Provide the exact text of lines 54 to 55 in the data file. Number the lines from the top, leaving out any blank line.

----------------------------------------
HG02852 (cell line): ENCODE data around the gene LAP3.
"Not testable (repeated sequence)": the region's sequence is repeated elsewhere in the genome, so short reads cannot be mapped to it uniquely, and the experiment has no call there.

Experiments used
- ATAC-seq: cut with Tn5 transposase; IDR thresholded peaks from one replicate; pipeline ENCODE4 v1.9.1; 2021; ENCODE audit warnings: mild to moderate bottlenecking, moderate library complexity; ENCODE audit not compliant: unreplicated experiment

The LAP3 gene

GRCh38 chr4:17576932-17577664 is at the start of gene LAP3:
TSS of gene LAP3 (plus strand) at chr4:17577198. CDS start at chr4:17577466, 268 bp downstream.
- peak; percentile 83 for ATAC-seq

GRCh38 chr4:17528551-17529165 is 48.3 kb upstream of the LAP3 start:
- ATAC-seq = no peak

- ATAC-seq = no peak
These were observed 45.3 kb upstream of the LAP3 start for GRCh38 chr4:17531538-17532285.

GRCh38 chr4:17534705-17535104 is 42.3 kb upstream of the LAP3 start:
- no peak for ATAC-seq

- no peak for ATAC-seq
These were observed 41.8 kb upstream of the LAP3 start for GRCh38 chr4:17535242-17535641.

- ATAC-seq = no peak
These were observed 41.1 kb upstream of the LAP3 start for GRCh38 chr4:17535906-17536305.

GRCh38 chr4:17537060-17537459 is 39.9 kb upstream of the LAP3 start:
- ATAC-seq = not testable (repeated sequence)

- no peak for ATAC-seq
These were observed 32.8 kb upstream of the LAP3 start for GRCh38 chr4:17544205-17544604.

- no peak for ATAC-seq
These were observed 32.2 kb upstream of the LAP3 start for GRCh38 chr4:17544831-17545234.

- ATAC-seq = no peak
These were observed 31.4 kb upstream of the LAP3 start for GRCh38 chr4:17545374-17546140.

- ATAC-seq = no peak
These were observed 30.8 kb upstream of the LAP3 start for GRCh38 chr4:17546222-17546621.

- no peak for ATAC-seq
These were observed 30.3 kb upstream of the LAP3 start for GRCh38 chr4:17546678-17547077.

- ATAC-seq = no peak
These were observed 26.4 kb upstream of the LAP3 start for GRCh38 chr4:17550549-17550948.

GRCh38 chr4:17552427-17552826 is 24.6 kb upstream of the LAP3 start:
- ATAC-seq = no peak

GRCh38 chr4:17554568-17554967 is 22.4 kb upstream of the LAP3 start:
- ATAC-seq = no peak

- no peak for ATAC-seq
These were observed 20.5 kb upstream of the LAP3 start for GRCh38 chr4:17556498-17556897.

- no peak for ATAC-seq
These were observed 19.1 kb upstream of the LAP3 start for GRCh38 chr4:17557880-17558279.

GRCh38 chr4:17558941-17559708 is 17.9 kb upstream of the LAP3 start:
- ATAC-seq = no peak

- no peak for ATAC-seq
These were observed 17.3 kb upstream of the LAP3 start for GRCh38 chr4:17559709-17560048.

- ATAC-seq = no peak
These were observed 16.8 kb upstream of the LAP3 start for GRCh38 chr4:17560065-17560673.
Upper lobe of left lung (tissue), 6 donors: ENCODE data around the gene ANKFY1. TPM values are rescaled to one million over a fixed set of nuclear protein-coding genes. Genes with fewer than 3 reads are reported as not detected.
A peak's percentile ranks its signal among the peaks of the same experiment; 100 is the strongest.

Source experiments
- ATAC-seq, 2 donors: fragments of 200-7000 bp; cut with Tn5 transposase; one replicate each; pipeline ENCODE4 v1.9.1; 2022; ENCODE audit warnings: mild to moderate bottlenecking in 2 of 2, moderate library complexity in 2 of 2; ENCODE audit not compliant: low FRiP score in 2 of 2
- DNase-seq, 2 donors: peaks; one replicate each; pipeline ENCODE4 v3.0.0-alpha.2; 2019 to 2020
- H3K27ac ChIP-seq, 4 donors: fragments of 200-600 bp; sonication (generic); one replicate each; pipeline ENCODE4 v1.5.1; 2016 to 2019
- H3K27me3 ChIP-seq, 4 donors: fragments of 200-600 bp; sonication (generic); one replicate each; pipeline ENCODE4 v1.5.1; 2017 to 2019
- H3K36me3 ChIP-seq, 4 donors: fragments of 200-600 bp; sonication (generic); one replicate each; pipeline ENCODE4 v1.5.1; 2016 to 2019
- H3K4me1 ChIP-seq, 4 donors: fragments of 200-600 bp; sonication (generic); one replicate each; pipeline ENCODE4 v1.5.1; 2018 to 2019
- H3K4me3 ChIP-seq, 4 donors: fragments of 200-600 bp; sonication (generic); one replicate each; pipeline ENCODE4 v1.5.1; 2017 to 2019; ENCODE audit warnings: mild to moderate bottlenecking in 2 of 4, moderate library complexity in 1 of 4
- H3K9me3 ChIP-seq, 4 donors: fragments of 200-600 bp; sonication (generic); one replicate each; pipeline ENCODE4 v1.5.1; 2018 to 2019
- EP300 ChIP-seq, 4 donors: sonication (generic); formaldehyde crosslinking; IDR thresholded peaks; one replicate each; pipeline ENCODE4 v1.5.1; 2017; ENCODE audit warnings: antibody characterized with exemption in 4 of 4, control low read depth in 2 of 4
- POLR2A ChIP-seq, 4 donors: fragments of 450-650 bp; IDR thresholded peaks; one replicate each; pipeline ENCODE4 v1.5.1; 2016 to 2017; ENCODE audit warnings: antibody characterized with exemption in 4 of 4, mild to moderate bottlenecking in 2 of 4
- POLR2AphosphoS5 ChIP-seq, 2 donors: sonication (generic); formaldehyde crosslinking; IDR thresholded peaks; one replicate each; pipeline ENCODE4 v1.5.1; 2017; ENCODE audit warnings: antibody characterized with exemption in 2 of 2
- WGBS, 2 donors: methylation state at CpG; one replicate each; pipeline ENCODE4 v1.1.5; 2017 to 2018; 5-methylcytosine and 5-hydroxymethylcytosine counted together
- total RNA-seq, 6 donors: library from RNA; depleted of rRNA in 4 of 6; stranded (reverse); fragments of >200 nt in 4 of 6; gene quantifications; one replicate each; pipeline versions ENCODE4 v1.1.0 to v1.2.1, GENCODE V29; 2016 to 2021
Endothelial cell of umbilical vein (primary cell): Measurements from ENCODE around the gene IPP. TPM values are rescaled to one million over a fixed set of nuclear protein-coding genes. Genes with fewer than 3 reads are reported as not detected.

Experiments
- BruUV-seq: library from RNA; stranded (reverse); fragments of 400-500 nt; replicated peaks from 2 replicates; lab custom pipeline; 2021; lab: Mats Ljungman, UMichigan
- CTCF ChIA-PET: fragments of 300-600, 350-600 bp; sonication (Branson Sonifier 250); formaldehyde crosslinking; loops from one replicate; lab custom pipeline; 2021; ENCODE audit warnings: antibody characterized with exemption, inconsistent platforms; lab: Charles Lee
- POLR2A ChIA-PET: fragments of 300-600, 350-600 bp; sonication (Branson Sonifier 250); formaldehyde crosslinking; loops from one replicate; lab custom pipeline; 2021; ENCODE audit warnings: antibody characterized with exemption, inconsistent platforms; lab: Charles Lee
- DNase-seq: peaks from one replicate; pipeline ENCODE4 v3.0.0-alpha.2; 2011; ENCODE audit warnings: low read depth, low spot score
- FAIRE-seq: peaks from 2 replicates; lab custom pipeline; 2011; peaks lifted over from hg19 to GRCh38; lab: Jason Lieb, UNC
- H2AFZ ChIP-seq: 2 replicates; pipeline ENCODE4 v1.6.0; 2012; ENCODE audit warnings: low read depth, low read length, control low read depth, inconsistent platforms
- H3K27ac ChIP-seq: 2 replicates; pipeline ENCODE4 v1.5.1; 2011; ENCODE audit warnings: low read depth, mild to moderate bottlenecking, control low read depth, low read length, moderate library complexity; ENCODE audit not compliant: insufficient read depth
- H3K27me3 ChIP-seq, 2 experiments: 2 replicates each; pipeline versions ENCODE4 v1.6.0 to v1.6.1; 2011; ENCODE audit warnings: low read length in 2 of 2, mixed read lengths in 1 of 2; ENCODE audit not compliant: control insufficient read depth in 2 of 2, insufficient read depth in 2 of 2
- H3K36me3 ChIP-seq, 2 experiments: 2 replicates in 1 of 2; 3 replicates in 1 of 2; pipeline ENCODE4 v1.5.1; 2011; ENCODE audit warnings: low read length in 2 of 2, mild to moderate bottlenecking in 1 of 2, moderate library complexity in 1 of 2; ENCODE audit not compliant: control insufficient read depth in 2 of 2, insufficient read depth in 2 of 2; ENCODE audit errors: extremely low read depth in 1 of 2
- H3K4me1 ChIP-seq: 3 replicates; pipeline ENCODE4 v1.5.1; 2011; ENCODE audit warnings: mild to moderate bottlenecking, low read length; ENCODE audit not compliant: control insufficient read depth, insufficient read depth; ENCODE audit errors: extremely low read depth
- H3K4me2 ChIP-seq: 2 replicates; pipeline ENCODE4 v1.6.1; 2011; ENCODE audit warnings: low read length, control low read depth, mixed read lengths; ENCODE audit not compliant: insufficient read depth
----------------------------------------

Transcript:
- H3K36me3 ChIP-seq, 4 donors: fragments of 200-600 bp; sonication (generic); one replicate each; pipeline ENCODE4 v1.5.1; 2016 to 2019
- H3K4me1 ChIP-seq, 4 donors: fragments of 200-600 bp; sonication (generic); one replicate each; pipeline ENCODE4 v1.5.1; 2018 to 2019